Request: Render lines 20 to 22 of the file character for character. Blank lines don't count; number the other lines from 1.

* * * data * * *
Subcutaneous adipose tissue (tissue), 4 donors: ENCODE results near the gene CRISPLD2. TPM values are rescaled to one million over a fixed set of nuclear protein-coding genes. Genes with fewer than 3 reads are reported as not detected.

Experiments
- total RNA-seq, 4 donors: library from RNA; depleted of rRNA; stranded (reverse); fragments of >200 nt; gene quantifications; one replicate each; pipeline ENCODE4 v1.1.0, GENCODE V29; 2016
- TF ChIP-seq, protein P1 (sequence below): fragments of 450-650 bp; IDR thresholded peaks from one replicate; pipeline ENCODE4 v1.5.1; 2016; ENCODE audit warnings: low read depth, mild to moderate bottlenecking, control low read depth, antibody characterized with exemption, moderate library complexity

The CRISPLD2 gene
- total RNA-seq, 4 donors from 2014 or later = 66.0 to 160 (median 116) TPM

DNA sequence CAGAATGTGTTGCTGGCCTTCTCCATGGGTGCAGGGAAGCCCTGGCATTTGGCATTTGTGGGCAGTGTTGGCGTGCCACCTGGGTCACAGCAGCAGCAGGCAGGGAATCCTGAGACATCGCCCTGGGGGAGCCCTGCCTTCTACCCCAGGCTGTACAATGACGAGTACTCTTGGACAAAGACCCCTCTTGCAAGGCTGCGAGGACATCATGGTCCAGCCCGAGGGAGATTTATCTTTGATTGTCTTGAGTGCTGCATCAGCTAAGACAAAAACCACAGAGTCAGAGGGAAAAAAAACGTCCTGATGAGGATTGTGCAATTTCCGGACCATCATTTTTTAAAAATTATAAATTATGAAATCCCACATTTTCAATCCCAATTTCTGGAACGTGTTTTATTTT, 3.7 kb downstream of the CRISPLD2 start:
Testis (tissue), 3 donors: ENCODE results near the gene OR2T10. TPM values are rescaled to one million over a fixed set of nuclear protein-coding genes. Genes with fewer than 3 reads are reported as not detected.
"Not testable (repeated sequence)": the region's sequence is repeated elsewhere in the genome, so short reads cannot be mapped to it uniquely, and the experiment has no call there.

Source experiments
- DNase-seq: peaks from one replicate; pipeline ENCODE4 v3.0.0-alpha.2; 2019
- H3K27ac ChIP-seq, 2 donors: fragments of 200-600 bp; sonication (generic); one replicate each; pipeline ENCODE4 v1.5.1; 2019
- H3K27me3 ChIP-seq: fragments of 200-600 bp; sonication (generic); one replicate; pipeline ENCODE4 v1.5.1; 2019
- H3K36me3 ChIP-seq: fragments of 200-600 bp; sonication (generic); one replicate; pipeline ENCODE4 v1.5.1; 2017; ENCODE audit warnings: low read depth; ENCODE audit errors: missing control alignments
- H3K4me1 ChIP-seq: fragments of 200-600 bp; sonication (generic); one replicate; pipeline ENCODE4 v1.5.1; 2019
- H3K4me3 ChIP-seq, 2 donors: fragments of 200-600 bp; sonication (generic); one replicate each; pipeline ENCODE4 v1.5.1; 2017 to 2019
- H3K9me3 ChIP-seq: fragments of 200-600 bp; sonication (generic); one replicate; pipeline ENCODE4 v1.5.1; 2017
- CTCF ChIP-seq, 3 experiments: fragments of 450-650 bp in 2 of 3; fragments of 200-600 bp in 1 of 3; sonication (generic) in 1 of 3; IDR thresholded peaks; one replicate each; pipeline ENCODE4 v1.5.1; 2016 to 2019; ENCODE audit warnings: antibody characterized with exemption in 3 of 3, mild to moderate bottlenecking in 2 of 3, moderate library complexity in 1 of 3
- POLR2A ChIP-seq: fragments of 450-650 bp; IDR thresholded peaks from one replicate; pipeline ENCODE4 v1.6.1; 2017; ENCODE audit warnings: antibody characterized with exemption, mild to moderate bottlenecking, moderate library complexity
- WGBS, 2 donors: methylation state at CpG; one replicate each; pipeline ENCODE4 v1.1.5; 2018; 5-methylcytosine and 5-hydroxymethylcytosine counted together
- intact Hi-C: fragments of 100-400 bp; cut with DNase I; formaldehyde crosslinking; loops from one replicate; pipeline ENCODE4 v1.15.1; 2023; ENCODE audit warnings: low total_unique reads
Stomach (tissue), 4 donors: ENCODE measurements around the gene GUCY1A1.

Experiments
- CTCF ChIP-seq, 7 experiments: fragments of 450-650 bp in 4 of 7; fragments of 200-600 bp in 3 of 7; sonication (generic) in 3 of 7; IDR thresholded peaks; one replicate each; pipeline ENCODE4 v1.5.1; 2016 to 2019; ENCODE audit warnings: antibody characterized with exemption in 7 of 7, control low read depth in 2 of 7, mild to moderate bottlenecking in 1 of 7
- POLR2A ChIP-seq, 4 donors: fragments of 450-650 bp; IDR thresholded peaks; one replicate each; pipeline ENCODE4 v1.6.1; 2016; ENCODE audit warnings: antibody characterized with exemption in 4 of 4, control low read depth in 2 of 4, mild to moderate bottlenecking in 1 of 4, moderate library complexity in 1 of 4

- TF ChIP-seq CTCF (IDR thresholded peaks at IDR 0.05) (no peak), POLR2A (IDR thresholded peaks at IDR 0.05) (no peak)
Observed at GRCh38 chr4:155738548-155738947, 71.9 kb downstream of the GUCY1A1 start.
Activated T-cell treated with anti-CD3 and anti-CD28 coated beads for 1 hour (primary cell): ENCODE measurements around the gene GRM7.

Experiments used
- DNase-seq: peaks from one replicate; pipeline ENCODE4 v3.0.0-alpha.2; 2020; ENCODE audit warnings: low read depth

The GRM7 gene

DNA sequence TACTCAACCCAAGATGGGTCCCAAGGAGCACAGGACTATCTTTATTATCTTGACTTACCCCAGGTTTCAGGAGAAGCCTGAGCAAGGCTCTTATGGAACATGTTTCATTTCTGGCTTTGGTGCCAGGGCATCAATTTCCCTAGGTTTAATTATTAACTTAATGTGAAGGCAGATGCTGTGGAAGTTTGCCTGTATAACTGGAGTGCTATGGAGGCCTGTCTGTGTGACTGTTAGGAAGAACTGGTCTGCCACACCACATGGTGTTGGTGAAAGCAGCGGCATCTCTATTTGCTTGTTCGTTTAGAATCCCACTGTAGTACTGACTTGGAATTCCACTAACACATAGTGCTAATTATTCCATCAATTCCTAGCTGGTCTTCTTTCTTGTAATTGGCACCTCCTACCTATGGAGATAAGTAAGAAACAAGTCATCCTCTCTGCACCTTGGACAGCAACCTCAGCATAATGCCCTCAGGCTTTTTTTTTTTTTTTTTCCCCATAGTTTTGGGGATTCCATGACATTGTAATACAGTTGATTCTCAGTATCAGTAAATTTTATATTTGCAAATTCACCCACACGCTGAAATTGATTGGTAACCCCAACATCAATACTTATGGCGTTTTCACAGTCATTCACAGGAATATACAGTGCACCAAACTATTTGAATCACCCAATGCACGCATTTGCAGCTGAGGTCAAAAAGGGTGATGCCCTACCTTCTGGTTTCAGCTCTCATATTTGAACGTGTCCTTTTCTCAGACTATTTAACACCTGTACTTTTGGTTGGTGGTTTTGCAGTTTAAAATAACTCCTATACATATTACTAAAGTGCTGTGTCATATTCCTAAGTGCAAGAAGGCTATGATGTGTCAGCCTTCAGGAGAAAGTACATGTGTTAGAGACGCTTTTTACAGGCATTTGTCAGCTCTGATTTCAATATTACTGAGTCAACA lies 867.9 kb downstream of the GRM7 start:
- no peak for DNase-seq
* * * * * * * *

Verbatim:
- WGBS, 2 donors: methylation state at CpG; one replicate each; pipeline ENCODE4 v1.1.5; 2018; 5-methylcytosine and 5-hydroxymethylcytosine counted together
- intact Hi-C: fragments of 100-400 bp; cut with DNase I; formaldehyde crosslinking; loops from one replicate; pipeline ENCODE4 v1.15.1; 2023; ENCODE audit warnings: low total_unique reads
Stomach (tissue), 4 donors: ENCODE measurements around the gene GUCY1A1.